Betty McCue has a very busy day between caring for kids and animals.
She starts at 5 a.m., and an hour later she’s feeding and pasturing her 14 Thoroughbreds at a barn in White Hall, MD. Two hours and 18 miles later, she’s dressed, showered, and saying the morning Pledge of Allegiance with 24 second graders at Timonium Elementary School, where she is a teacher.
At the end of the school day, she does the long drive back up to White Hall to care for her horses until evening.
The good part about this evening shift is McCue is rarely alone—students from Timonium Elementary and Ridgely Middle often head up to the barn with her, to get some time with the horses that they too have come to love. McCue teaches the students all the ins and outs of caring for horses, and takes them riding with her. She has a riding ring with jumps for students who compete at horse shows, and she leads other students around the county trails for a more relaxing outing.
McCue, who’s been an elementary school teacher for 32 years, loves sharing her own passion for horses with the students.
“My real love is the kids coming out and learning to ride, and taking care of the horses and falling in love,” McCue said. “I see a lot of myself in the kids that come out with me, especially the little girls. And the parents really like it because they’re away from the mall, they’re away from TV. They all have a horse to brush, and they all have one to tack up, and they learn to do all that.”
McCue also loves the horses themselves. She has, in fact, saved them. When a Thoroughbred racehorse is retired, its future can be grim—and short.
“When they’re done racing,” said McCue, “a lot of the owners, they’re done. They don’t want them.”
According to a 2010 Washington Post article, most Thoroughbreds that are done racing are euthanized, abandoned or slaughtered. Approximately 3,000 Thoroughbreds are retired each year. Happily, Maryland’s Pimlico and Laurel Park are among the growing numbers of racetracks that have no-slaughter policies. But there are still hundreds of Thoroughbreds to save.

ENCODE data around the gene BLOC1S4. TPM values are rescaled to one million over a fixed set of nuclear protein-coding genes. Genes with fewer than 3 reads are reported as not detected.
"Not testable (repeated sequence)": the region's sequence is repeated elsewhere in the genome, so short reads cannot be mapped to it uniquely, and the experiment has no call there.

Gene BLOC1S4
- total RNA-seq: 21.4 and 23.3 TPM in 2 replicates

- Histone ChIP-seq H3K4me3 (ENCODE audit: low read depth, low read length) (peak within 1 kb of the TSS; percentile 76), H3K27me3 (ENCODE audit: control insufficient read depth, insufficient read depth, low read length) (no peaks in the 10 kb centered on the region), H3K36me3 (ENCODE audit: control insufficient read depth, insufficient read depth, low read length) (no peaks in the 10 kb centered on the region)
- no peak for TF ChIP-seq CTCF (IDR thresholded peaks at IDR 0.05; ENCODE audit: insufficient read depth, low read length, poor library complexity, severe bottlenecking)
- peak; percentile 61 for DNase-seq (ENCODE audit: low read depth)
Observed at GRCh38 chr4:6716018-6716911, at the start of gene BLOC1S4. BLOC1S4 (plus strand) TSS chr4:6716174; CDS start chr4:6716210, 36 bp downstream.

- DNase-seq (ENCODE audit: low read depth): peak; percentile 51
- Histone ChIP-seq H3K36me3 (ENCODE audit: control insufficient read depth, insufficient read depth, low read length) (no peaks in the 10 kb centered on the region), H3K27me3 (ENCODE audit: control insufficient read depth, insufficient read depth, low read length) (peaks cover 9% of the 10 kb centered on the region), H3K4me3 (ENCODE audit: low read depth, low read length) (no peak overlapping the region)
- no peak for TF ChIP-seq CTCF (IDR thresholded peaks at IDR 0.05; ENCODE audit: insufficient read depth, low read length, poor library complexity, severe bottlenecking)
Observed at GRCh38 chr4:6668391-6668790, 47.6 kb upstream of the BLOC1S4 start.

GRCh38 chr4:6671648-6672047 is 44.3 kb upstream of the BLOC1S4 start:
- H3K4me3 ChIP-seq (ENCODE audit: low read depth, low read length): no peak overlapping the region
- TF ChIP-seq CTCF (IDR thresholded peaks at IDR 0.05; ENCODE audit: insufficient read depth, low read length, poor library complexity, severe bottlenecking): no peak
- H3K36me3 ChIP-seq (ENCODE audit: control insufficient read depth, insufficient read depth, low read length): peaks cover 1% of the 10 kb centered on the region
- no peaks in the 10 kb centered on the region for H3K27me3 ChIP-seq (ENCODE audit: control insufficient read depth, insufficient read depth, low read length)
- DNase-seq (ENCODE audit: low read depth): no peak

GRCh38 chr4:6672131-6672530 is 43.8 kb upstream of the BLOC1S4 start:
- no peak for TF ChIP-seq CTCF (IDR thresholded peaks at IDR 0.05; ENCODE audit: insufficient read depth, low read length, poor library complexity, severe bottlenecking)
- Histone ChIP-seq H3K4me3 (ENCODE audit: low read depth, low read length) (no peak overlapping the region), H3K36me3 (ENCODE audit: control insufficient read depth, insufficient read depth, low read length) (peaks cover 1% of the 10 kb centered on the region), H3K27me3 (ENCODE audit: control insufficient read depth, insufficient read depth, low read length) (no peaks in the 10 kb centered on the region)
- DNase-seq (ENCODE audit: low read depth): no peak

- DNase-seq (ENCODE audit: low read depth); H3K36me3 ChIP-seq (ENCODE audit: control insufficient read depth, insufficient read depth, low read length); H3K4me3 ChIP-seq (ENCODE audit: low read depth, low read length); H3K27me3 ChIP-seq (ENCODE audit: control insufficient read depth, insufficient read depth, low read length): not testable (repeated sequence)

McCue can’t save hundreds of horses, but so far, she’s saved 25. She keeps them, trains them, and lets them enjoy their retirement until she can place them in a permanent home.
“I’ve always just loved the Thoroughbred horses and Maryland is such a wonderful state for Thoroughbreds," McCue said. "They’re the Preakness horses. I really saw that there was a need for people that would take them when they’re done racing, and give them a new career—give them a life after that.”
McCue grew up on a horse farm in Virginia, and has been riding horses since she could walk, and probably even before. Her husband’s job brought her to Maryland—he’s a photographer at the Maryland racetracks.
Because of this connection, McCue’s soft spot for retired Thoroughbreds has caught a lot of attention. “I know lots of trainers and owners,” said McCue, “and they know that I have this love for Thoroughbreds, that I take them and train them to go on and hopefully be a show horse, or a trail horse, or a dressage horse, or some other life after the racetrack.”
McCue has found homes for 11 Thoroughbreds over the years. Of her 14 Thoroughbreds now, most are available to be placed in the right home.
She now has a trail of eager young followers, helping her out and learning all the while. McCue never intended to have any overlaps between her teaching career and her horse “hobby,” as she calls it. But two years ago, Sydney Parker, then a Timonium student, wanted to learn more about horses, and her mother thought McCue seemed like a natural person to ask.
“Come on up!” said McCue, and Sydney, now a seventh grader at Ridgely Middle, is a fixture at the barn. So is her classmate Missy Macechko. And so are about 12 other youngsters—depending on the weather.
“I’m a fair-weather rider, believe me,” chuckled McCue, and so are some of her younger students, who skip the wintertime visits. But summertime is thriving. McCue said that many of her students pack a lunch and spend all day at the barn.
McCue and her sister, Evelyn Martin, who relocated from Richmond, VA when she became enamored with McCue’s rescue, do plenty of work to rehabilitate a jumpy, nervous racehorse to a gentle, social animal that will tote a child on its back.